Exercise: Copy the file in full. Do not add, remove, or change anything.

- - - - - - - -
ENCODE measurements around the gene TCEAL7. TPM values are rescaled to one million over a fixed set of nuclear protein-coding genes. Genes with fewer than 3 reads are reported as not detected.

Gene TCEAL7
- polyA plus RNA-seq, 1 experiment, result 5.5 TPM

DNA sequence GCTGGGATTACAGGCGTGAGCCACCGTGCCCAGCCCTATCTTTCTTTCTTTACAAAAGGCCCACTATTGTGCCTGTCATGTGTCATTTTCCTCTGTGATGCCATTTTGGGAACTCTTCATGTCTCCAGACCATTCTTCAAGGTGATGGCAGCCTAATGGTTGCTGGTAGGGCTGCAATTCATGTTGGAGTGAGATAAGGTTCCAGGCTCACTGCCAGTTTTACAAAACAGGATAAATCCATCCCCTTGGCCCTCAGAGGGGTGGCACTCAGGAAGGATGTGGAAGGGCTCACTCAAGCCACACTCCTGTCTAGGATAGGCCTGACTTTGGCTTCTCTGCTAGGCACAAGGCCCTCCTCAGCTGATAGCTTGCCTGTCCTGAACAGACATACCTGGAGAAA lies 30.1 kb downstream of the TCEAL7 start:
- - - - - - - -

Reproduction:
ENCODE measurements around the gene TCEAL7. TPM values are rescaled to one million over a fixed set of nuclear protein-coding genes. Genes with fewer than 3 reads are reported as not detected.

Gene TCEAL7
- polyA plus RNA-seq, 1 experiment, result 5.5 TPM

DNA sequence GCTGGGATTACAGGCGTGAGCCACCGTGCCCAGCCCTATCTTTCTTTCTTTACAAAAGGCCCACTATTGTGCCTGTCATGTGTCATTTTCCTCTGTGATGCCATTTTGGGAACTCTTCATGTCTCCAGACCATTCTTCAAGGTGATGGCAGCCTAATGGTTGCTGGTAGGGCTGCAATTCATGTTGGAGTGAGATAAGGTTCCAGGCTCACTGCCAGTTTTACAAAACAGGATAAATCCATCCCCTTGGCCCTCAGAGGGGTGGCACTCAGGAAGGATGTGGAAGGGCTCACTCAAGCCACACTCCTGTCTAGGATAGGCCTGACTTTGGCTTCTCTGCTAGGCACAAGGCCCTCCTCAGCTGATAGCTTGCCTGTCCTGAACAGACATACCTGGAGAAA lies 30.1 kb downstream of the TCEAL7 start: